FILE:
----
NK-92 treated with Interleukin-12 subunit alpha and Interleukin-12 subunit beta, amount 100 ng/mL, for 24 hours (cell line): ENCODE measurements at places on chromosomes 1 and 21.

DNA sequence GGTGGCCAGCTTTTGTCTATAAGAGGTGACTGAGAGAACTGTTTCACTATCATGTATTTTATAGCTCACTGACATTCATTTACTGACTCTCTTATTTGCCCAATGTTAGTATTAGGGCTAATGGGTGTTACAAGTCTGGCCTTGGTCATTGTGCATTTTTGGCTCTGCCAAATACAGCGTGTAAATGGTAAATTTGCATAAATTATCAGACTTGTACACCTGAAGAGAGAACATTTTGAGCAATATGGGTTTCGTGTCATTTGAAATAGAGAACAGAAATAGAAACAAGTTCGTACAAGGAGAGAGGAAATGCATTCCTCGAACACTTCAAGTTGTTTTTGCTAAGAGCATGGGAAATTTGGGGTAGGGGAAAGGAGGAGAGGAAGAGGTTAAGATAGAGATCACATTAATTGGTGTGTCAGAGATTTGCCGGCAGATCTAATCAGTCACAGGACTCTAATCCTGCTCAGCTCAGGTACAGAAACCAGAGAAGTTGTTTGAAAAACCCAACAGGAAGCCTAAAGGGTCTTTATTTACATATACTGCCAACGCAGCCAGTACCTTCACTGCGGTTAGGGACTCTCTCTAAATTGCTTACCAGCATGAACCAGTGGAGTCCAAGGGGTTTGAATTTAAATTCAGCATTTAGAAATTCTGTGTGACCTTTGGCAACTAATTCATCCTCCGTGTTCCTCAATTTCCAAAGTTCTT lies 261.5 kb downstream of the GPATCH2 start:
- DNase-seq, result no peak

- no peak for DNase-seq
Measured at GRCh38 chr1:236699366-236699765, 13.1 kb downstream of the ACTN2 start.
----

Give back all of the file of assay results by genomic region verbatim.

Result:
NK-92 treated with Interleukin-12 subunit alpha and Interleukin-12 subunit beta, amount 100 ng/mL, for 24 hours (cell line): ENCODE measurements at places on chromosomes 1 and 21.

DNA sequence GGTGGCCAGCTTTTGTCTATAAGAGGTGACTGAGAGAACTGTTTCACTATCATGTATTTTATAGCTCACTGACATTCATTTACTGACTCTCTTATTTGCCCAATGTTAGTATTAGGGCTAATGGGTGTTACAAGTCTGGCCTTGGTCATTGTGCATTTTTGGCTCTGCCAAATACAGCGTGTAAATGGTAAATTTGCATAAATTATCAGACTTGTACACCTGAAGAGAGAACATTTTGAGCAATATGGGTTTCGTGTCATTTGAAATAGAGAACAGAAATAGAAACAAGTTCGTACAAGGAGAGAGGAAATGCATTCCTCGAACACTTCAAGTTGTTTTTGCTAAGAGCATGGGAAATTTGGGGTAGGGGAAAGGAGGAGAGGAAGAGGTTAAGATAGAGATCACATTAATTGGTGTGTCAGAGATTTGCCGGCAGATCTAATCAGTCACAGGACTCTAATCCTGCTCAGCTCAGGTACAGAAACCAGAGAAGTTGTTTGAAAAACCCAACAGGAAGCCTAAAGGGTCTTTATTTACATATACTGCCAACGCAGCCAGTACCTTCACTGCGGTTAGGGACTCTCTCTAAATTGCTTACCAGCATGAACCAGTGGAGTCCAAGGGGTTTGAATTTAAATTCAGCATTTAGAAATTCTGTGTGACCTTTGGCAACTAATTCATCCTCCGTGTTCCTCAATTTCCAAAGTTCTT lies 261.5 kb downstream of the GPATCH2 start:
- DNase-seq, result no peak

- no peak for DNase-seq
Measured at GRCh38 chr1:236699366-236699765, 13.1 kb downstream of the ACTN2 start.